It is imperative the landing gear are attached prior to installing the sponsons and bottom fuselage plate, as this allows you make sure the struts are level and the model sits right. The wings were added next, followed by the sponsons, and the bottom fuselage plate. As is the case with the tail rotor, a vinyl grommet was installed for the chain gun mount prior to gluing the bottom plate to the fuselage. The engines were put together, then glued to the fuselage.

The stabilator, tail wheel, and TADS system were assembled and installed. Speaking of the TADS, I tinted the targeting lenses with pearl powders to simulate the violet refective coating found on most modern optics. With the fuselage complete, I turned my attention to the canopy.

The canopy was masked off with bare metal foil, painted black first (interior color), then Army Helo Drab. I added as many of the exterior parts that were possible (grab handles, various bumps and lumps, etc.) then it was time to hit the paint booth.

 

 

Paint and Markings

 

Like most U.S. Army helicopters, the Apache is finished in FS 34031, a dark greenish-grey drab color. Designed to make the Apache hard to locate in low lighting conditions, it has some radar absorbing properties as well.

Model Master Army Helo Drab was applied straight from the jar for a base coat. After a day of drying, I applied more Army Helo Drab, but with white added for highlight. I sprayed the leading edges of the wings and forward facing surfaces, as well as the top of the helicopter and in between the rows of rivets. The result was a worn, faded, but not abused finish. After the paint dried, it was time to prepare the model for decal application.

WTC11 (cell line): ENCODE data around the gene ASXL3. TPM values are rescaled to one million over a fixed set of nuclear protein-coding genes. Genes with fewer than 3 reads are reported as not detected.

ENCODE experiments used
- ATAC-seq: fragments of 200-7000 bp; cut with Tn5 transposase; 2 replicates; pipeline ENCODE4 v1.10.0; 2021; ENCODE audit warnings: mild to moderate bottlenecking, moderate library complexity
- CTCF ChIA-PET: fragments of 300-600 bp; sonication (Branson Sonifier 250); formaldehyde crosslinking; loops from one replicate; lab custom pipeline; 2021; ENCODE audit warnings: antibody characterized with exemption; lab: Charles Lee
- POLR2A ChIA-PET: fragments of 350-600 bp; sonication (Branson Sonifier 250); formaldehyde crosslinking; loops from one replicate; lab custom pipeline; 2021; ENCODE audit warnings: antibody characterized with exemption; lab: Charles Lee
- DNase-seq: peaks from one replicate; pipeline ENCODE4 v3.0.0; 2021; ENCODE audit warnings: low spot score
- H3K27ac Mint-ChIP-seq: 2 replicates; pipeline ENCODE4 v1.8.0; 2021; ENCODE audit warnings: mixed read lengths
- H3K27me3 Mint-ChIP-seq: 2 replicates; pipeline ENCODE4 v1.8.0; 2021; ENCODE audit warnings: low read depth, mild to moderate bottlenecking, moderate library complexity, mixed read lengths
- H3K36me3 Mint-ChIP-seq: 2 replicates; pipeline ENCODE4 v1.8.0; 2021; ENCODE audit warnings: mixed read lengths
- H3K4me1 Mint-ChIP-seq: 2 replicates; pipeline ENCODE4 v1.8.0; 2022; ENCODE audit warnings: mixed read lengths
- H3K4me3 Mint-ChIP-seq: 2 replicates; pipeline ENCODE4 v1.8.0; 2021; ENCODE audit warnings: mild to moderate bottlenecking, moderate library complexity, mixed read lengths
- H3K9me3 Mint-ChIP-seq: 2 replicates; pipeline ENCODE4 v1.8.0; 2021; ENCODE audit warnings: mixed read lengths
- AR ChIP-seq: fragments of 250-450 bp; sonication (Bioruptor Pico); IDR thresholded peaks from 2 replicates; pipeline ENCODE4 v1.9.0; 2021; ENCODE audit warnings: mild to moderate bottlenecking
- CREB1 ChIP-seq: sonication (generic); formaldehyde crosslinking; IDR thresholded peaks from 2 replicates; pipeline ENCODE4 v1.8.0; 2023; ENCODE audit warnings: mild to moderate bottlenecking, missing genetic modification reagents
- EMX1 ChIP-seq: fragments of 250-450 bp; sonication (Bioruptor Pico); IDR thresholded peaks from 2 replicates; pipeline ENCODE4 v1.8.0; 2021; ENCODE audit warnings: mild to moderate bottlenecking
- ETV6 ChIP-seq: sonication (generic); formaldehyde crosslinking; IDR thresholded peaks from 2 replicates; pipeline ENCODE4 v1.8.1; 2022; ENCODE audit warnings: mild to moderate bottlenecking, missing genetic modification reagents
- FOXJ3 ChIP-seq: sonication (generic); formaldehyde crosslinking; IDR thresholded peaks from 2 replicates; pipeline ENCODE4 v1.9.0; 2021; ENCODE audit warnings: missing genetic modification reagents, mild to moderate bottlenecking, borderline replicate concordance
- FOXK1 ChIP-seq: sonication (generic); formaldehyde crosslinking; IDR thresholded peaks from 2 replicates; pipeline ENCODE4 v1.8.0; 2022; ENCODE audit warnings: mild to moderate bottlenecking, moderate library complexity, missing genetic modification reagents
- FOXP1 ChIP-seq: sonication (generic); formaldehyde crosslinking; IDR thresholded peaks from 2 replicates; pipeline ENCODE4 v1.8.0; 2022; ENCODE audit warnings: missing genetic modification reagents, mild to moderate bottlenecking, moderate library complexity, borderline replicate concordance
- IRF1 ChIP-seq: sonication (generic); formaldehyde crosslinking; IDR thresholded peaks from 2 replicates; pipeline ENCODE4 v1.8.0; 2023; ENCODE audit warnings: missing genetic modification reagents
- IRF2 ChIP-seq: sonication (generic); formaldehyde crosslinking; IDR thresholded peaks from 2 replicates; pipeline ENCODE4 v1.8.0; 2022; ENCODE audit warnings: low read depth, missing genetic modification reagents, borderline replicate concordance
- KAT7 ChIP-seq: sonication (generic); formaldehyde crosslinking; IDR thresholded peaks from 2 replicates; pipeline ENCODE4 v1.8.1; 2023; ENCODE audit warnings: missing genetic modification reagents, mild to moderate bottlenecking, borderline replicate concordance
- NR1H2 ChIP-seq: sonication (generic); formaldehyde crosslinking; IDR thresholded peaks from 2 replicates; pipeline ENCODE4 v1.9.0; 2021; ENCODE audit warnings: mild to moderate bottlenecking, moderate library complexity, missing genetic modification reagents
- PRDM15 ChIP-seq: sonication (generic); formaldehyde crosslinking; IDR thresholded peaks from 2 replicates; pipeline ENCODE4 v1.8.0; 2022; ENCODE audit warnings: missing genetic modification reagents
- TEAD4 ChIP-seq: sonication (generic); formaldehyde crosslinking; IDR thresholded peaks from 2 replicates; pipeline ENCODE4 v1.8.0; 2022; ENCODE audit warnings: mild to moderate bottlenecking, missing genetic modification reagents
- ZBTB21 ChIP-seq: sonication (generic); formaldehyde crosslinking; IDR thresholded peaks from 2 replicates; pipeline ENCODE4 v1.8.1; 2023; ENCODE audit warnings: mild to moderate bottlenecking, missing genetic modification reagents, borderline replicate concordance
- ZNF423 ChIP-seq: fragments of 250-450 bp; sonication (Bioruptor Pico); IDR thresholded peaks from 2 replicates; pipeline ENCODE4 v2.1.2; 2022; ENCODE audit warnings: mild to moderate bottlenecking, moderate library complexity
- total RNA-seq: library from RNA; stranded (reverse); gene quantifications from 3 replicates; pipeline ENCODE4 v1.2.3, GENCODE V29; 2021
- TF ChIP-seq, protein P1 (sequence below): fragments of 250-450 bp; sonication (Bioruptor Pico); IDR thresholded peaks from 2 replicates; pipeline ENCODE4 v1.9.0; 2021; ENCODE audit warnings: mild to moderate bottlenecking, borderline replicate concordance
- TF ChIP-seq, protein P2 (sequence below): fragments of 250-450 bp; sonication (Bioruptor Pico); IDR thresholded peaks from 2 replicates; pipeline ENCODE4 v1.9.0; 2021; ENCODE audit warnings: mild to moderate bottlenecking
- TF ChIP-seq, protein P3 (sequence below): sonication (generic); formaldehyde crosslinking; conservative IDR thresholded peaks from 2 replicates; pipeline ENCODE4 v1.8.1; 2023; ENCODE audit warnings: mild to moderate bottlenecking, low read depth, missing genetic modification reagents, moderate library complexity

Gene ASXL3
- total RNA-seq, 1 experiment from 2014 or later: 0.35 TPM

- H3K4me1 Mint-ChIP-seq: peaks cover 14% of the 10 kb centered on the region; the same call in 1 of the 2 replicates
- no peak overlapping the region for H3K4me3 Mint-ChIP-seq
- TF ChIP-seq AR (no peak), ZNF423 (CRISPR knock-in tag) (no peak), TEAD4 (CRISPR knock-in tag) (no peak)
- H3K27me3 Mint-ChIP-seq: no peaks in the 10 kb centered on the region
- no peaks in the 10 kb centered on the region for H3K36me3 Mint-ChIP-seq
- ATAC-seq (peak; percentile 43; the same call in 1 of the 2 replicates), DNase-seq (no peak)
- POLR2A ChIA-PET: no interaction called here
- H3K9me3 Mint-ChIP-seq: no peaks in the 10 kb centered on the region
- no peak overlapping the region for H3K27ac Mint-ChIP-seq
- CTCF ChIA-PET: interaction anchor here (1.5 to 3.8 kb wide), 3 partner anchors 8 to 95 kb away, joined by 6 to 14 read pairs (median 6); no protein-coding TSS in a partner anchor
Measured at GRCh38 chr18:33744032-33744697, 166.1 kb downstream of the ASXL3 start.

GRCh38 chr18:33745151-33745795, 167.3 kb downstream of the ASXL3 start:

Two to three coats of Future floor wax were sprayed on the model, then allowed to dry. While the gloss coat was drying, I detail painted the rotors and 30mm chain gun. The decals are well printed, and respond to setting solutions. I like using the Micro-Scale system as these setting solutions arenít as harsh as other solvents, but are still effective. I used black decal film to simulate the non-skid material on the walkways.

The decals were also applied to the missles and FFAR pods. I used a dark thinner wash to accentuate the panel lines and various vents. After going over the decals to make sure they had comformed to the model,

I sprayed several thin coats of Testors Acryl Dull coat to produce a smooth, flat finish. The blast shield, canopy, and navigation lights were added with Micro Krystal Kleer thinned with a little water. The rotors were installed, the FFAR pods and missile racks were hung on the stub wings and with that, the model was completed.

 

 

Conclusion

 

The Apache is a machine only its mother could love and Hasegawa has done an outstanding job capturing its ungainly lines.

This kit is hands down the best 1/48 scale Apache on the market, though the MSRP of $38.00 dollars may put some modelers off. The price is justified though as this kit is well engineered, has excellent detail, and builds into a fine replica.

The parts count and small pieces may give beginners some trouble, but experienced builders will have no problems adding the premiere attack helicopter of the world to their modern aviation collection.

 

 

Additional Images

 

Click the thumbnails below to view larger images:


Model, Images and Text Copyright © 2002 by Albert Moore
Page Created 20 October, 2002
Last Updated 04 June, 2007